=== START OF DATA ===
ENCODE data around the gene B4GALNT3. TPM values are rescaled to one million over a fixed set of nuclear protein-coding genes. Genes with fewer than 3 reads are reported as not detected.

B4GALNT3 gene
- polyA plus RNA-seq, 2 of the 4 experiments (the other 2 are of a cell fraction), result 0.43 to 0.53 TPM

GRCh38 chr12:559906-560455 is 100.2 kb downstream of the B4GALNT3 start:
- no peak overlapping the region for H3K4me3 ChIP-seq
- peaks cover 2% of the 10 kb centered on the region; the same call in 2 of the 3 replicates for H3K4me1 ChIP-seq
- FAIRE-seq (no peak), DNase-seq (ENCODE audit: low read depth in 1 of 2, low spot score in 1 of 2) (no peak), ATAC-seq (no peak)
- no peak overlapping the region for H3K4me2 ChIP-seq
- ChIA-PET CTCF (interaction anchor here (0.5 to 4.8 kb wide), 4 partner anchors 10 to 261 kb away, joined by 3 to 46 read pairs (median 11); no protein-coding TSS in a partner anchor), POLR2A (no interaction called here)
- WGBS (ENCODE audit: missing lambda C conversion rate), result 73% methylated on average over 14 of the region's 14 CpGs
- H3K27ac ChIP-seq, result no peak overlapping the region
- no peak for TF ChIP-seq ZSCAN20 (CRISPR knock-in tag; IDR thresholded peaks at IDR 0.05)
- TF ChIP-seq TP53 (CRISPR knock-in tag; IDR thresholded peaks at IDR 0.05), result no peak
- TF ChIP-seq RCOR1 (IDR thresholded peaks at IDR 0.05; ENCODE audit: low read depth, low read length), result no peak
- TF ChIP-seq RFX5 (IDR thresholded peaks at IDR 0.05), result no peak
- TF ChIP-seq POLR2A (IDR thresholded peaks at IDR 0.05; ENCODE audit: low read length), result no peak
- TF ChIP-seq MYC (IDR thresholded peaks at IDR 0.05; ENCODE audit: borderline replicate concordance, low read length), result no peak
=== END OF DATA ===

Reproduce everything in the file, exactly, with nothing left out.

ENCODE data around the gene B4GALNT3. TPM values are rescaled to one million over a fixed set of nuclear protein-coding genes. Genes with fewer than 3 reads are reported as not detected.

B4GALNT3 gene
- polyA plus RNA-seq, 2 of the 4 experiments (the other 2 are of a cell fraction), result 0.43 to 0.53 TPM

GRCh38 chr12:559906-560455 is 100.2 kb downstream of the B4GALNT3 start:
- no peak overlapping the region for H3K4me3 ChIP-seq
- peaks cover 2% of the 10 kb centered on the region; the same call in 2 of the 3 replicates for H3K4me1 ChIP-seq
- FAIRE-seq (no peak), DNase-seq (ENCODE audit: low read depth in 1 of 2, low spot score in 1 of 2) (no peak), ATAC-seq (no peak)
- no peak overlapping the region for H3K4me2 ChIP-seq
- ChIA-PET CTCF (interaction anchor here (0.5 to 4.8 kb wide), 4 partner anchors 10 to 261 kb away, joined by 3 to 46 read pairs (median 11); no protein-coding TSS in a partner anchor), POLR2A (no interaction called here)
- WGBS (ENCODE audit: missing lambda C conversion rate), result 73% methylated on average over 14 of the region's 14 CpGs
- H3K27ac ChIP-seq, result no peak overlapping the region
- no peak for TF ChIP-seq ZSCAN20 (CRISPR knock-in tag; IDR thresholded peaks at IDR 0.05)
- TF ChIP-seq TP53 (CRISPR knock-in tag; IDR thresholded peaks at IDR 0.05), result no peak
- TF ChIP-seq RCOR1 (IDR thresholded peaks at IDR 0.05; ENCODE audit: low read depth, low read length), result no peak
- TF ChIP-seq RFX5 (IDR thresholded peaks at IDR 0.05), result no peak
- TF ChIP-seq POLR2A (IDR thresholded peaks at IDR 0.05; ENCODE audit: low read length), result no peak
- TF ChIP-seq MYC (IDR thresholded peaks at IDR 0.05; ENCODE audit: borderline replicate concordance, low read length), result no peak